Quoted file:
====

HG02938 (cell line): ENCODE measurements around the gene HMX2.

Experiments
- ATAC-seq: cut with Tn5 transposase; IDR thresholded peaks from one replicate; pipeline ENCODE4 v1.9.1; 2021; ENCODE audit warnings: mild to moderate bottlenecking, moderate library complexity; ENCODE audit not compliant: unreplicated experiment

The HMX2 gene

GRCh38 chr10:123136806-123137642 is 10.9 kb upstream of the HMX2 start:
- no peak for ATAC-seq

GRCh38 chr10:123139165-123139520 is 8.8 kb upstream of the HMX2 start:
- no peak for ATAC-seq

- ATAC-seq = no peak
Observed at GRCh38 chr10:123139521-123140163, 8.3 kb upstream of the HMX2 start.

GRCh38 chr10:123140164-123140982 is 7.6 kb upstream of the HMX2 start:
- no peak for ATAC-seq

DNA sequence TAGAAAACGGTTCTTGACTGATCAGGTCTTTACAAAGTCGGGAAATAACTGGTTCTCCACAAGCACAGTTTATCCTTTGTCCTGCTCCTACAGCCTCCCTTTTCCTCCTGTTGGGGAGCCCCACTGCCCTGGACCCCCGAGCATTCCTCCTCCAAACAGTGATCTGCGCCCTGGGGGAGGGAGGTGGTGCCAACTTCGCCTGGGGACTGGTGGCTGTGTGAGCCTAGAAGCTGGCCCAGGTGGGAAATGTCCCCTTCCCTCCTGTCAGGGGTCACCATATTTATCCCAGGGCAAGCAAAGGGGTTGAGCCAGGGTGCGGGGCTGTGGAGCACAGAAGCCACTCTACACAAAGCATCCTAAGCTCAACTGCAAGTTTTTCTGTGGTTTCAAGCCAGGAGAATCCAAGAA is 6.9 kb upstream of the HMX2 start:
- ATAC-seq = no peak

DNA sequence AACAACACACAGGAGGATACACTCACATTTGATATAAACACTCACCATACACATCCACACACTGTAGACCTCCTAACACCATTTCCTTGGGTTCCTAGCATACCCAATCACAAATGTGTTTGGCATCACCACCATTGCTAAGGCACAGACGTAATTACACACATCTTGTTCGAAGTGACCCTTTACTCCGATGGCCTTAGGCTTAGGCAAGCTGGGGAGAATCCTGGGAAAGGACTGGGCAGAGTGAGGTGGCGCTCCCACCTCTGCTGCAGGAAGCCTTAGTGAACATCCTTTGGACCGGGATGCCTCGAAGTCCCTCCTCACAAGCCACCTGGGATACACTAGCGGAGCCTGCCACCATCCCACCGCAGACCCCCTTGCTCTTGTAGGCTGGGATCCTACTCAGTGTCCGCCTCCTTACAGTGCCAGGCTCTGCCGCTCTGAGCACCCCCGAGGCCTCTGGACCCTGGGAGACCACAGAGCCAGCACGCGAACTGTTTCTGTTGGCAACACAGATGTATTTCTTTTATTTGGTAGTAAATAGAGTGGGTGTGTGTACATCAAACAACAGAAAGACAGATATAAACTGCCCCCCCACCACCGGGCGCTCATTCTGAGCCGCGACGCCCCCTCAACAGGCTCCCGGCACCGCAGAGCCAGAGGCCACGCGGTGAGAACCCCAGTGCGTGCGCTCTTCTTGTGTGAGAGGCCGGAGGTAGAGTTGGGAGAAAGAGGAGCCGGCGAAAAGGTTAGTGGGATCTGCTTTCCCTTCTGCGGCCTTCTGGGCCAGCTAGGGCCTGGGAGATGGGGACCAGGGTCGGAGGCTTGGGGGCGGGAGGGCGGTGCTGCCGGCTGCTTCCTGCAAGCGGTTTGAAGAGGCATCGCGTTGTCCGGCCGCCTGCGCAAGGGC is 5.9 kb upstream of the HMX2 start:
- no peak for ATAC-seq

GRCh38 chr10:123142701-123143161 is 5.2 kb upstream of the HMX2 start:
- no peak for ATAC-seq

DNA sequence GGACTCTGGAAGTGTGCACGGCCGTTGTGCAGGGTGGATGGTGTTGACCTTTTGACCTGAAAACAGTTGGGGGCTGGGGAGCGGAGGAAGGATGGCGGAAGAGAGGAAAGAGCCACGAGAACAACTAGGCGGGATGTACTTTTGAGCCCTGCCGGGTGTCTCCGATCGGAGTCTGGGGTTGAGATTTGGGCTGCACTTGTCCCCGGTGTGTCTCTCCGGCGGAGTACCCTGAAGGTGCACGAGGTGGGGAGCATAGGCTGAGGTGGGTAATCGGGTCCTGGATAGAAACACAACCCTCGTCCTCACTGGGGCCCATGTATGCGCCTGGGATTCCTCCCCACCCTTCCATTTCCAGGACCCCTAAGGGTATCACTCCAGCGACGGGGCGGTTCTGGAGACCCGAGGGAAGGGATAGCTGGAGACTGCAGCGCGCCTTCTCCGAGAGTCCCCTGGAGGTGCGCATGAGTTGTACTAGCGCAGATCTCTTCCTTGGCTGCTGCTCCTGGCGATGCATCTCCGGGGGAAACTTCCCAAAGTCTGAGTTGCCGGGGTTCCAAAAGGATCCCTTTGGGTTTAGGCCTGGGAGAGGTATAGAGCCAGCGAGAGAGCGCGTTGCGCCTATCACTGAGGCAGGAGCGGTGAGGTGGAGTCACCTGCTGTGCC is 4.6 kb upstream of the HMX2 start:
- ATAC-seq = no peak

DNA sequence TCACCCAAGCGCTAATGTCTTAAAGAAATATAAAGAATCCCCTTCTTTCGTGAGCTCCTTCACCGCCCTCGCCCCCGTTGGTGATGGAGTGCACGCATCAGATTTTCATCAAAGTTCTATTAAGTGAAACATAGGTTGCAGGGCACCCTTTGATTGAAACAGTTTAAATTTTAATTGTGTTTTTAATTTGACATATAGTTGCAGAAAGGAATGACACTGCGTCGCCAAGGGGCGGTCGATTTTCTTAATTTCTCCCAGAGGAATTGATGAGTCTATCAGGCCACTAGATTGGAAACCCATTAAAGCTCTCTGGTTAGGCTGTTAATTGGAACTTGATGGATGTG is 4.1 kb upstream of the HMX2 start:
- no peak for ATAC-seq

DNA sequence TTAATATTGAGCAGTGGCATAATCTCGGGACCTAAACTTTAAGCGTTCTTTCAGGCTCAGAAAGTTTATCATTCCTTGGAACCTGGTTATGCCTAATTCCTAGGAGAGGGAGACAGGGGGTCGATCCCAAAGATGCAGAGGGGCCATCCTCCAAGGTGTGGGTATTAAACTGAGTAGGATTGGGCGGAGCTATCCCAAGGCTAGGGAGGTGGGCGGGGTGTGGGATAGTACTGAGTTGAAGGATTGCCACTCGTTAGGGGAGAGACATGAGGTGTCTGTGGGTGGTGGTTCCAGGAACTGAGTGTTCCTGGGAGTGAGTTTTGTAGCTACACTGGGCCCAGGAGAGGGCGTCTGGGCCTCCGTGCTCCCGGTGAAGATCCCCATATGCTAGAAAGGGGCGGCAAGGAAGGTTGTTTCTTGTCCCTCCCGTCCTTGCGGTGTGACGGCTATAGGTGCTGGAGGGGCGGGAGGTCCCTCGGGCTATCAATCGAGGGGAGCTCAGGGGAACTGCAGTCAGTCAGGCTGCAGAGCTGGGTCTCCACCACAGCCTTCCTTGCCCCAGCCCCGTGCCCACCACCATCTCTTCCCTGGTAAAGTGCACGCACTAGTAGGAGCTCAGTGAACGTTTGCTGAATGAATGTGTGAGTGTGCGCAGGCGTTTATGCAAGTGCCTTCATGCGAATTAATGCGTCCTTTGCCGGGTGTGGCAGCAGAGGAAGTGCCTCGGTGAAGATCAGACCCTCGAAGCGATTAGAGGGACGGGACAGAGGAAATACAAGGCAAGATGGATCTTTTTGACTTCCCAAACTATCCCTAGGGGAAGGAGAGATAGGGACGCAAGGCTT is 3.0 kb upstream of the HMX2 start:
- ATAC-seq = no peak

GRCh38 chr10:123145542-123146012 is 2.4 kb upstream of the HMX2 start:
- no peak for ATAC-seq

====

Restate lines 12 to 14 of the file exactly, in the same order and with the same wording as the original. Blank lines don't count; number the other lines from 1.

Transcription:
- no peak for ATAC-seq

DNA sequence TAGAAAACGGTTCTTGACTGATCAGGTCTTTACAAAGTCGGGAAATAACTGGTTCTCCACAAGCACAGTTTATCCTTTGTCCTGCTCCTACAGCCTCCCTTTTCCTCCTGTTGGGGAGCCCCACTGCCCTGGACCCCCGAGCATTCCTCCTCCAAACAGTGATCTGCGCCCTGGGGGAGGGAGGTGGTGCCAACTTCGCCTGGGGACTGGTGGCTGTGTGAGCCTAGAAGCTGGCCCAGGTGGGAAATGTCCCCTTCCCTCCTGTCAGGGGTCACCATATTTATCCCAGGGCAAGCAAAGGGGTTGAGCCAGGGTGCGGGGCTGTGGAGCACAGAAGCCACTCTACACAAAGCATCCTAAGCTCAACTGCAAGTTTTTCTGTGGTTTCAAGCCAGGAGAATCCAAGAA is 6.9 kb upstream of the HMX2 start:
- ATAC-seq = no peak